Sleep­ing tips . . . for baby, not for you

The Irish Times - Tuesday - Health - - Health | Sleep -

Com­plete dark­ness is re­quired for both naps and the night time sleep, es­pe­cially in sum­mer, as even a small amount of light, as much as comes from a baby mon­i­tor, can be a dis­trac­tion. For this rea­son, black­out blinds are a must.

A soother is not on the black­list of sleep coach Berit An­der­sen, but she en­cour­ages par­ents to use a “blankie” or soft cud­dly toy in­stead, which not only pro­vides com­fort but the baby can suck on it and get it into his mouth if he wakes in the mid­dle of the night.

She en­cour­ages hold­ing this while the baby is feed­ing so he can de­velop an at­tach­ment to it. There are many items that are marked as safe from birth.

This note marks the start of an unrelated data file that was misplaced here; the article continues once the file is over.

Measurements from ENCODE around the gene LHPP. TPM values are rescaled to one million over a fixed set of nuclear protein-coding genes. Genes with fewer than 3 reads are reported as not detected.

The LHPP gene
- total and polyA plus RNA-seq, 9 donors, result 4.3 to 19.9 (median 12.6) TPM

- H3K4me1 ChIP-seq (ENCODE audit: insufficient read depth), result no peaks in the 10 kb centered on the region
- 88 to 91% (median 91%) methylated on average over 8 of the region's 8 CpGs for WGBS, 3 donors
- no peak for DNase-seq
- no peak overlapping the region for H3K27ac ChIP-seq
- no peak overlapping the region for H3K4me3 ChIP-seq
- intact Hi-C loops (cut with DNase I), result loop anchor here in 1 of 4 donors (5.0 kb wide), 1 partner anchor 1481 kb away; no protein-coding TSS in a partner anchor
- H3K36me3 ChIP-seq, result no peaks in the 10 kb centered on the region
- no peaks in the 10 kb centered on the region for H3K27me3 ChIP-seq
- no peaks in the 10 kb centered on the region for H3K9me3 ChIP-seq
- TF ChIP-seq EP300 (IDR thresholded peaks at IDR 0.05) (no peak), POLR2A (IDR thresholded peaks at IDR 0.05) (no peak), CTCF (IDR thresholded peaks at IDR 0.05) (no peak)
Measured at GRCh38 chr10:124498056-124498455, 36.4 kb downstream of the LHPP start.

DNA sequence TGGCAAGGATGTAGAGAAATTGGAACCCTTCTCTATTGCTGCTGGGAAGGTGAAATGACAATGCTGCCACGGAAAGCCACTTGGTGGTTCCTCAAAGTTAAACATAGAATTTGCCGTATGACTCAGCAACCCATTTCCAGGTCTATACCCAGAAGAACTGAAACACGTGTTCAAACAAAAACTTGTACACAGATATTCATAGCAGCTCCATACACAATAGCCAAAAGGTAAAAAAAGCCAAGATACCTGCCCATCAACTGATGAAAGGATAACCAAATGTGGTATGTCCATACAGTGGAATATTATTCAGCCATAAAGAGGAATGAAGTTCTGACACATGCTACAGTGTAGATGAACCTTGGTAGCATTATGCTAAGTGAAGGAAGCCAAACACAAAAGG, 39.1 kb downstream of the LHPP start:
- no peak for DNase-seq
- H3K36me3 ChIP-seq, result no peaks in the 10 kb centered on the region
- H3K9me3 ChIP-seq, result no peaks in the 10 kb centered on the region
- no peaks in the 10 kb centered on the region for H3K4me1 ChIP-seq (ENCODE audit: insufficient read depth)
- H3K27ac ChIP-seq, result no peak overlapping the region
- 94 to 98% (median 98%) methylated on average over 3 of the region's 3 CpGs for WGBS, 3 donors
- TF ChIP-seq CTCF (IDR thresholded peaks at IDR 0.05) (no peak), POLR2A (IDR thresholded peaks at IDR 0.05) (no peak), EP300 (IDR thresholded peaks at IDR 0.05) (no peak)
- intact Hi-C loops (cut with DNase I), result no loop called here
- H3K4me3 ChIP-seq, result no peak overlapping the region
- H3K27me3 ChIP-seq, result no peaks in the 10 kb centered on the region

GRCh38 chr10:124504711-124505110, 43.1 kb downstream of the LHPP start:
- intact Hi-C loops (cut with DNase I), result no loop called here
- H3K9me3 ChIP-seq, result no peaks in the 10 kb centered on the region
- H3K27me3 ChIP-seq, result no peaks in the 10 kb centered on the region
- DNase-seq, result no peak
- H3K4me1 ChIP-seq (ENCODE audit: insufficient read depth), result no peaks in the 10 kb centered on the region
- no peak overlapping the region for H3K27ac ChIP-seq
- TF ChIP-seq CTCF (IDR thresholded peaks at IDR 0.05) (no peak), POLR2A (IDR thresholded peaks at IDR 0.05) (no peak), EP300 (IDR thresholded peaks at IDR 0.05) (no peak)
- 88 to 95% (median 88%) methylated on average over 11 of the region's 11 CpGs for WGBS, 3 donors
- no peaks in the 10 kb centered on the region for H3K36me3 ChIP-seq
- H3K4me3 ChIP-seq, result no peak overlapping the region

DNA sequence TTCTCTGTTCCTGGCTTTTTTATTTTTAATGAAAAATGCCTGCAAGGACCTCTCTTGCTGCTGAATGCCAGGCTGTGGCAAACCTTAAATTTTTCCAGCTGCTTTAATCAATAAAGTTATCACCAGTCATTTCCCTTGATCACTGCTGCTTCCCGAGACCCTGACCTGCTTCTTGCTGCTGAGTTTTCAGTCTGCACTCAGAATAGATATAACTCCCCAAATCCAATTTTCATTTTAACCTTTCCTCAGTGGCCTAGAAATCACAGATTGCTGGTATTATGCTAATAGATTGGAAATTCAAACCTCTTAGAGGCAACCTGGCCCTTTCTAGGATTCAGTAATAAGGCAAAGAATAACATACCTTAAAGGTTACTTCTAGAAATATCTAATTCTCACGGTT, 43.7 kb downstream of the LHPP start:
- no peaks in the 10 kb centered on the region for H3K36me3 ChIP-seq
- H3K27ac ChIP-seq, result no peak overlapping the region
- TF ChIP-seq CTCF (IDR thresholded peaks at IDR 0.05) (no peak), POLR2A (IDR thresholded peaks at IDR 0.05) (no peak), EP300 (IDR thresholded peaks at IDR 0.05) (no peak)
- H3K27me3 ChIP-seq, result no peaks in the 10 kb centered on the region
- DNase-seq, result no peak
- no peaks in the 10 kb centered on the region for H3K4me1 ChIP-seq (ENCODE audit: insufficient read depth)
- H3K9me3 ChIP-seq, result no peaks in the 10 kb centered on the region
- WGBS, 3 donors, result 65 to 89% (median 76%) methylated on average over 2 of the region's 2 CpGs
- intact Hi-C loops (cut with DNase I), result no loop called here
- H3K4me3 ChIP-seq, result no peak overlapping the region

Break­fast should be given in a bright, nat­u­rally well-lit area of the house in order to re­set the body clock.

In order to “fill baby up”, the baby’s mum or dad should talk to their lit­tle one as much as pos­si­ble, ex­plain­ing what they are do­ing: “I’m go­ing to change your nappy now”; “Look at you kick­ing your lit­tle legs”; “Are you put­ting your lit­tle toes in your mouth?” This helps create pos­i­tive at­tach­ments.

A good bed­time rou­tine is paramount. It can be as sim­ple as hav­ing a bath or a hands and face wash, a story and a bot­tle or breast­feed be­fore bed.

Laugh­ter is en­cour­aged be­fore bed, some­thing par­ents might find coun­ter­in­tu­itive, pre­fer­ring their ba­bies to “wind down” be­fore sleep. But it helps to create one more pos­i­tive at­tach­ment just be­fore bed.

For more in­for­ma­tion, see fin­urlige­fam­i­

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